The French, I think, in general, are strangely prolix in their natural 
history. What Linnaeus says with respect to insects holds good in 
every other branch: 'Verbositas praesentis saeculi, calamitas artis.'

Pray how do you approve of Scopoli's new work? As I admire his 
Entomologia, I long to see it.

I forgot to mention in my last letter (and had not room to insert in 
the former) that the male moose, in rutting time, swims from island 
to island, in the lakes and rivers of North America, in pursuit of the 
females. My friend, the chaplain, saw one killed in the water as it 
was on that errand in the river St. Lawrence: it was a monstrous 
beast, he told me; but he did not take the dimensions.

When I was last in town our friend Mr. Barrington most obligingly 
carried me to see many curious sights. As you were then writing to 
him about horns, he carried me to see many strange and wonderful 
specimens. There is, I remember, at Lord Pembroke's, at Wilton, an 
horn room furnished with more than thirty different pairs; but I 
have not seen that house lately.

Mr. Barrington showed me many astonishing collections of stuffed 
and living birds from all quarters of the world. After I had studied 
over the latter for a time, I remarked that every species almost that 
came from distant regions, such as South America, the coast of 
Guinea, etc., were thick-billed birds of the loxia and fringilla 
genera; and no motacillae, or muscicapae, were to be met with. 
When I came to consider, the reason was obvious enough; for the 
hard-billed birds subsist on seeds, which are easily carried on 
board; while the soft-billed birds, which are supported by worms 
and insects, or, what is a succedaneum for them, fresh raw meat, 
can meet with neither in long and tedious voyages. It is from this 
defect of food that our collections (curious as they are) are 
defective, and we are deprived of some of the most delicate and 
lively genera.

I am, etc.



Letter XXXI
To Thomas Pennant, Esquire

Selborne, Sept. 14, 1770. 

Dear Sir,

You saw, I find, the ring-ousels again among their native crags; and 
are farther assured that they continue resident in those cold regions 
the whole year. From whence, then, do our ring-ousels migrate so 
regularly every September, and make their appearance again, as if 
in their return, every April? They are more early this year than 
common, for some were seen at the usual hill on the fourth of this 
month.

An observing Devonshire gentleman tells me that they frequent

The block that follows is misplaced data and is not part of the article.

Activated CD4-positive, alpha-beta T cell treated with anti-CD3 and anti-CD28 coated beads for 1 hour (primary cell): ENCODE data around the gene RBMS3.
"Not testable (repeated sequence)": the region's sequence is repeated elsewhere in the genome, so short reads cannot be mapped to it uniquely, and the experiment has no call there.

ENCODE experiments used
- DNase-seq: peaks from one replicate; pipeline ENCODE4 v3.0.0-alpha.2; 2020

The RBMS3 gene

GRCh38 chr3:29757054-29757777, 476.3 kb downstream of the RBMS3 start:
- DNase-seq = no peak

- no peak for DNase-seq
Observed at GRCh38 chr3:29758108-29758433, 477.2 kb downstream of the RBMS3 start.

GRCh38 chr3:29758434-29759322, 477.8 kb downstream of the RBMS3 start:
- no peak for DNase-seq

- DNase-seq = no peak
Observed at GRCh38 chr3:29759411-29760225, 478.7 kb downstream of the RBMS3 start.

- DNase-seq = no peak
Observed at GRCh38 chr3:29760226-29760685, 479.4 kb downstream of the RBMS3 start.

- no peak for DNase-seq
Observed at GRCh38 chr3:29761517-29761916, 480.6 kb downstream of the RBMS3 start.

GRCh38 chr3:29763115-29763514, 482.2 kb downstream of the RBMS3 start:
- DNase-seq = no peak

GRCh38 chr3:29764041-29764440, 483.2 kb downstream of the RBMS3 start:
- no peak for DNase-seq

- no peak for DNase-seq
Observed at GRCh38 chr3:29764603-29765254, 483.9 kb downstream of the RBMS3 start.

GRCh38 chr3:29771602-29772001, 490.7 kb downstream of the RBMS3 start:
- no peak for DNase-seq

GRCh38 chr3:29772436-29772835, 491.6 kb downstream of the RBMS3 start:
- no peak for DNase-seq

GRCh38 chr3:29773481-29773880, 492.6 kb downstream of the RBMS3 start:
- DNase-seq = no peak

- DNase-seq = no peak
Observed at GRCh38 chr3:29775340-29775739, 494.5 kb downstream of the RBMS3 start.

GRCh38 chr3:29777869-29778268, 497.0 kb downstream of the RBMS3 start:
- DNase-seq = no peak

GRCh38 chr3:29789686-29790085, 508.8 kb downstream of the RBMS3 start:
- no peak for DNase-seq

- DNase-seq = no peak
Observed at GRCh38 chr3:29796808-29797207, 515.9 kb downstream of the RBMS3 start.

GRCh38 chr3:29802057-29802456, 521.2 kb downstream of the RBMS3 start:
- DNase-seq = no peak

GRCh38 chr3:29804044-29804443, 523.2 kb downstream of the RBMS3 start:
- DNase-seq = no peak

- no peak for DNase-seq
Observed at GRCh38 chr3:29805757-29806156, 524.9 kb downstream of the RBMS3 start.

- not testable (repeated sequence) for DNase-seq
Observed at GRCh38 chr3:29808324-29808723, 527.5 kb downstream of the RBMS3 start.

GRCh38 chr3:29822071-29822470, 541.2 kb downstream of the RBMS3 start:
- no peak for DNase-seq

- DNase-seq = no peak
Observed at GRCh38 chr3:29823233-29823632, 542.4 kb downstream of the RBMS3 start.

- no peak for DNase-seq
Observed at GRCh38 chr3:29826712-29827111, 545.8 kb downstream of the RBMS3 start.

some parts of Dartmoor, and breed there; but leave those haunts 
about the end of September or beginning of October, and return 
again about the end of March.

Another intelligent person assures me that they breed in great 
abundance all over the Peak of Derby, and are called there tor-
ousels; withdraw in October and November, and return in spring. 
This information seems to throw some light on my new migration.

Scopoli's * new work (which I have just procured) has its merits in 
ascertaining many of the birds of the Tirol and Carniola. 
Monographers, come from whence they may, have, I think, fair 
presence to challenge some regard and approbation from the lovers 
of natural history; for, as no man can alone investigate all the 
works of nature, these partial writers may, each in their 
department, be more accurate in their discoveries, and freer from 
errors, than more general writers; and so by degrees may pave the 
way to an universal correct natural history. Not that Scopoli is so 
circumstantial and attentive to the life and conversation of his birds 
as I could wish: he advances some false facts; as when he says of 
the hirundo urbica that 'pullos extra nidum non nutrit.' This 
assertion I know to be wrong from repeated observations this 
summer, for house-martins do feed their young flying, though it 
must be acknowledged not so commonly as the house-swallow; 
and the feat is done in so quick a manner as not to be perceptible to 
indifferent observers. He also advances some (I was going to say) 
improbable facts; as when he says of the woodcock that, 'pullos 
rostra portat fugiens ab hoste.' But candour forbids me to say 
absolutely that any fact is false, because I have never been witness 
to such a fact. I have only to remark that the long unwieldy bill of 
the woodcock is perhaps the worst adapted of any among the 
winged creation for such a feat of natural affection.